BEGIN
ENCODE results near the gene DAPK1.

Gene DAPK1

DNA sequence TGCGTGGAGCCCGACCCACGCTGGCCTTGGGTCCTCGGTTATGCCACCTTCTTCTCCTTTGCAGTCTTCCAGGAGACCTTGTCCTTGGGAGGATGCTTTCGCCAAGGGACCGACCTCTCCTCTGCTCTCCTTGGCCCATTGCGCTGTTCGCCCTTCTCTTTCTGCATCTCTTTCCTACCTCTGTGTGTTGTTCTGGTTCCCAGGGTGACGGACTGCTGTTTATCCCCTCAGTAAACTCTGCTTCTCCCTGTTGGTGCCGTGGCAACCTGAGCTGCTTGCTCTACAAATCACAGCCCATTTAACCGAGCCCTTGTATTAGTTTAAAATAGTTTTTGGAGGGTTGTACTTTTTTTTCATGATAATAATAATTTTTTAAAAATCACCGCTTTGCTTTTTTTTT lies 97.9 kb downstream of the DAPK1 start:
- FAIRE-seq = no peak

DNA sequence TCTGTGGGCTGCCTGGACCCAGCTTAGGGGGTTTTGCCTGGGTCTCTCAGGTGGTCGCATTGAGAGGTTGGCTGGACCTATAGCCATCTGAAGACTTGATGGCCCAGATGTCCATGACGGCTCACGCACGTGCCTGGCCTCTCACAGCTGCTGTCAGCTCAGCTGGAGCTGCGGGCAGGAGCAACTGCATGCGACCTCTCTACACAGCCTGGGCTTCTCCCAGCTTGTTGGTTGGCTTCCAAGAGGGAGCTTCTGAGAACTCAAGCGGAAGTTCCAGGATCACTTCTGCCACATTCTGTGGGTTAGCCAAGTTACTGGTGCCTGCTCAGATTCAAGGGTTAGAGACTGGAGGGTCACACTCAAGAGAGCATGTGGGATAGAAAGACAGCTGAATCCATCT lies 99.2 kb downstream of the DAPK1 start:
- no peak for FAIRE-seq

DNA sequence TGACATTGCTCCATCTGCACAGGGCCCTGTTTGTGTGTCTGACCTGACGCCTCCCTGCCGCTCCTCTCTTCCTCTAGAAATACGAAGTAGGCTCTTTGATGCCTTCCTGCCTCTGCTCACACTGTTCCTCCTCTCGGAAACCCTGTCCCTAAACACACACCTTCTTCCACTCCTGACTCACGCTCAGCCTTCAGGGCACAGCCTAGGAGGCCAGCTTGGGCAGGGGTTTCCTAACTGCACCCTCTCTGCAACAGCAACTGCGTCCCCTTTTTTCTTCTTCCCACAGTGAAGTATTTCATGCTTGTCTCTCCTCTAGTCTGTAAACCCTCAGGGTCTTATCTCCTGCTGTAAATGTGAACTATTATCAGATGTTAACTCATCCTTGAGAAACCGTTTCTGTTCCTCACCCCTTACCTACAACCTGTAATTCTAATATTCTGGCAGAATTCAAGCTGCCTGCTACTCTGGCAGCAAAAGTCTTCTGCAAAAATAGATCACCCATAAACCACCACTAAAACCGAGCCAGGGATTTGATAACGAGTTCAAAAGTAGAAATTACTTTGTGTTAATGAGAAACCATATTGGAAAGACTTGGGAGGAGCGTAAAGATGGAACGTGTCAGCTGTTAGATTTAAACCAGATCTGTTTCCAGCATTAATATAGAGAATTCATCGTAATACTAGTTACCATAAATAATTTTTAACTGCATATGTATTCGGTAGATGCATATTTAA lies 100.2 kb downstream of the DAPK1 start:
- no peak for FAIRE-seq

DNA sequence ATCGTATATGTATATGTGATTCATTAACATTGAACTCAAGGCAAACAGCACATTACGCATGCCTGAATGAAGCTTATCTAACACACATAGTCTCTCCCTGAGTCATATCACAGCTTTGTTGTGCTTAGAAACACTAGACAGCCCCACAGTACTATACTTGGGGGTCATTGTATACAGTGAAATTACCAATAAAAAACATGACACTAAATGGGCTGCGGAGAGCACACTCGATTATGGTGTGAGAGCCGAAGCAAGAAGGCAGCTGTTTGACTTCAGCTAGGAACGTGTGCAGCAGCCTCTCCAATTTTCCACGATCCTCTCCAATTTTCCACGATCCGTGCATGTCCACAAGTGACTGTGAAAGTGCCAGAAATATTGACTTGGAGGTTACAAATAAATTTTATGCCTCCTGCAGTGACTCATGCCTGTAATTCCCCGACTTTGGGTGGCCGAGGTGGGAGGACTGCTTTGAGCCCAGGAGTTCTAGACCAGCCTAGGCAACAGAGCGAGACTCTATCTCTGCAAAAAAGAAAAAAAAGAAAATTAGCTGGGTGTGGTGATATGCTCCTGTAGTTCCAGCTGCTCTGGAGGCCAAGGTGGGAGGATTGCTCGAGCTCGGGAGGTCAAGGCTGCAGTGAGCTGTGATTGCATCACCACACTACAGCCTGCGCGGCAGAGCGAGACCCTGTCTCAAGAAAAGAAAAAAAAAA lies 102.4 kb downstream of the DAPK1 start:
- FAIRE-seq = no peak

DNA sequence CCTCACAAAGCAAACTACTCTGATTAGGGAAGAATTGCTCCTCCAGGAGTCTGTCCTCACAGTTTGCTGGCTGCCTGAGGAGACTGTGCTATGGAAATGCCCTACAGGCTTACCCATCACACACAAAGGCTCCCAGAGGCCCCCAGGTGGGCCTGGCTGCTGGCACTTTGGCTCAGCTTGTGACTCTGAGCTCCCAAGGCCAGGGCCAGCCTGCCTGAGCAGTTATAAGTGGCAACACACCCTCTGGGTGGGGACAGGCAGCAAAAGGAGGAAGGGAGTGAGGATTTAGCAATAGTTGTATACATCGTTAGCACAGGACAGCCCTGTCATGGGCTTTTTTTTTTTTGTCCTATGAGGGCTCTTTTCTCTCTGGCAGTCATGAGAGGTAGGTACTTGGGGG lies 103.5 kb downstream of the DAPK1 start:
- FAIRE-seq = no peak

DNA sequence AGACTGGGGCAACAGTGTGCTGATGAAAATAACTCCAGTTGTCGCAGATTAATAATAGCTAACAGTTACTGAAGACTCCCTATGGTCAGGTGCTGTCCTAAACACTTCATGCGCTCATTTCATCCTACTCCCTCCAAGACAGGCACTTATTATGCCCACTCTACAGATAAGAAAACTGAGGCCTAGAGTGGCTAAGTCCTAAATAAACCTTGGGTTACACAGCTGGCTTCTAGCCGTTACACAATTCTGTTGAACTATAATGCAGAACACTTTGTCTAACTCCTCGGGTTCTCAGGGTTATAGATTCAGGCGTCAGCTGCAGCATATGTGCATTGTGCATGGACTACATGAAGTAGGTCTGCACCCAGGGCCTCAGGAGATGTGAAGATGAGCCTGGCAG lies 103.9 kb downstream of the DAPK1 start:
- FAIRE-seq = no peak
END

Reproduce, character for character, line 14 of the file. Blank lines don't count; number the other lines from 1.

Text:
- FAIRE-seq = no peak